Skip to main content

Breached Colonial VPN password was complex, but reused

Security Key
(Image credit: Pixabay)

The compromised VPN password that allowed DarkSide operators to get into Colonial Pipeline’s network had been used on multiple websites, according to new insights into the attack.

The revelation was made by Charles Carmakal, senior vice president and CTO at Mandiant, which is the incident response division of cybersecurity firm FireEye that has been roped in to assist with the investigation into Colonial’s ransomware attack.

Carmakar further shared that the password was “relatively complex….in terms of length, special characters and case set” as he addressed a House Committee on Homeland Security hearing on the cyberattack, together with Colonial Pipeline’s CEO, Joseph Blount.

Mandiant had earlier shared that equipped with the password the Colonial attackers wouldn’t have faced much resistance logging into the network, as the VPN account didn’t use multi-factor authentication (MFA).

Password hygiene

Security experts have reiterated that using single passwords no longer counts as an effective strategy to prevent break-ins, and are pretty much useless without additional layers of security implemented by the use of MFA.

“Even the strongest, most complex passwords can be found living on the dark web, and without MFA these attacks will continue to occur,” Patrick Tiquet, VP of Security at Keeper Security tells TechRadar Pro.

He further adds that liability, either in the form of a duplicated password or a former employee maintaining account access after departing the company, is around every corner, and that “proper password hygiene is paramount in eliminating occurrences of attacks” like Colonial’s.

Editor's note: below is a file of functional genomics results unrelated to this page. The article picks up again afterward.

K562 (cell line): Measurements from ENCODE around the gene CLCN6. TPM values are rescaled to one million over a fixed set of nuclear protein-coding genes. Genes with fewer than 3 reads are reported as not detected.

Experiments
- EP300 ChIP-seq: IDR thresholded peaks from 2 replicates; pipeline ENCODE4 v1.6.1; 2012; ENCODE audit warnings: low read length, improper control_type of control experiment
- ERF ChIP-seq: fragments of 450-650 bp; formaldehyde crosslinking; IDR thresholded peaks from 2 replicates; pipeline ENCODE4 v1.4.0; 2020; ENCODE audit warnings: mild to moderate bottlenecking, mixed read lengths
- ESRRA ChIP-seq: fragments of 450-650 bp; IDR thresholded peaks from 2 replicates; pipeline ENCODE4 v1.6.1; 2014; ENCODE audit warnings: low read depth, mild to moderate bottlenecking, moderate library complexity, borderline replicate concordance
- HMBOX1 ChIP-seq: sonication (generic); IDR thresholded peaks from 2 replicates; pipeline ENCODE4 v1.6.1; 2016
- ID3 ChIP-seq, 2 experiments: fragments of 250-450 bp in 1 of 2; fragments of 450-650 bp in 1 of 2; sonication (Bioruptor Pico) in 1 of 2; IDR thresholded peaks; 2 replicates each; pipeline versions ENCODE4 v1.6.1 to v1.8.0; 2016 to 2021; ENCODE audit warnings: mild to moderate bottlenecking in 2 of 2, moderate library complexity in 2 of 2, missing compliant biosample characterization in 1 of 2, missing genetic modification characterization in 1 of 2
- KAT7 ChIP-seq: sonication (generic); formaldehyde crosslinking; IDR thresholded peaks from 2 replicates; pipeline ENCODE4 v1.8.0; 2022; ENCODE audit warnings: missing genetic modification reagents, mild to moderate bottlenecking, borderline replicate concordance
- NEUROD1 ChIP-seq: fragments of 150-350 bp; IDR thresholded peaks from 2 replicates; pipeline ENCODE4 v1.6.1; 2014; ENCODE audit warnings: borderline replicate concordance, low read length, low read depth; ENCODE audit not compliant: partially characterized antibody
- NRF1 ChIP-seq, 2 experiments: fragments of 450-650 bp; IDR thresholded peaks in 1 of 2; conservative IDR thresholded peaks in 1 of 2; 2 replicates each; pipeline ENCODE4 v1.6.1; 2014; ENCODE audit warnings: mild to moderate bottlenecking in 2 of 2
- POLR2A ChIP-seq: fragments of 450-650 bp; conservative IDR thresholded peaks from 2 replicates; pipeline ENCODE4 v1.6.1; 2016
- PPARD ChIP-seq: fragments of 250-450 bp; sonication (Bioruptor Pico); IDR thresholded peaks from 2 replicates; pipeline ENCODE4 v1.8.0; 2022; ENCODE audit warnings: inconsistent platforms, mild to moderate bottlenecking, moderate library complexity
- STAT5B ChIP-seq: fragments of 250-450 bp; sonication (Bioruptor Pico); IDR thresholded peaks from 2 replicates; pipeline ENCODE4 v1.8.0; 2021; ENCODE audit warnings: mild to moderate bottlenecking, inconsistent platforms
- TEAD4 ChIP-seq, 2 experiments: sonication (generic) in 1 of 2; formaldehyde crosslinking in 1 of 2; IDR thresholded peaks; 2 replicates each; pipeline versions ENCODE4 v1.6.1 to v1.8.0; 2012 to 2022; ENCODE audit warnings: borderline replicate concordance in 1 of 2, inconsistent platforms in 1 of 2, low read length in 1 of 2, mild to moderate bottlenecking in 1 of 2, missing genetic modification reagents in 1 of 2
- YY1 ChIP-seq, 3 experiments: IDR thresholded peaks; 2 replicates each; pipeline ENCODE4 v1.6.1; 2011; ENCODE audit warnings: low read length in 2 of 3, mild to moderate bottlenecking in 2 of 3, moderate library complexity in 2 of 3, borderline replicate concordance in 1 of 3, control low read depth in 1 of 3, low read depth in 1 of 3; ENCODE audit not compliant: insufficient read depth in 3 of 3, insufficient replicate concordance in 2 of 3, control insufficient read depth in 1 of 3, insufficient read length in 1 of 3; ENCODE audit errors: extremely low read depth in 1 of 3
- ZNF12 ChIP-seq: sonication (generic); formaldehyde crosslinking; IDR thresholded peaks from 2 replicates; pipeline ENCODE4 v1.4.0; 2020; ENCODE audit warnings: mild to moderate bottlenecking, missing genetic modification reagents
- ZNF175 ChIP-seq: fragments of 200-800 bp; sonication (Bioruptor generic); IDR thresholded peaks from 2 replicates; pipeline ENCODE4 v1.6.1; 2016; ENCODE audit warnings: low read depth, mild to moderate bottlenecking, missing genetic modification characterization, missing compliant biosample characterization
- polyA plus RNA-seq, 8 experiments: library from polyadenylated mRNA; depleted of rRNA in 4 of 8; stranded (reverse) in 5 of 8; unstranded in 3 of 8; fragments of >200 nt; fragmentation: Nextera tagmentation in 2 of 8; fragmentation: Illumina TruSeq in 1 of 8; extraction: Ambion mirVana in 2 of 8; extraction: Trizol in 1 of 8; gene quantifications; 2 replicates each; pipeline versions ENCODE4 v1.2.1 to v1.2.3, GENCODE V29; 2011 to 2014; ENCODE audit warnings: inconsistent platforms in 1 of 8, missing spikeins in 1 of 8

From a wider perspective, Tiquet believes that while the new ransomware guidance of the Cybersecurity and Infrastructure Security Agency (CISA) helps businesses respond to a ransomware attack, their focus should still be on proactive protection.

“Additional effective preventative measures include disabling unnecessary access, isolating networks, keeping current on patches, enforcing least-privileges, and maintaining offline backups of important data,” says Tiquet listing some of the best practices that business should adopt to shield themselves from such attacks.

Mayank Sharma

With almost two decades of writing and reporting on Linux, Mayank Sharma would like everyone to think he’s TechRadar Pro’s expert on the topic. Of course, he’s just as interested in other computing topics, particularly cybersecurity, cloud, containers, and coding.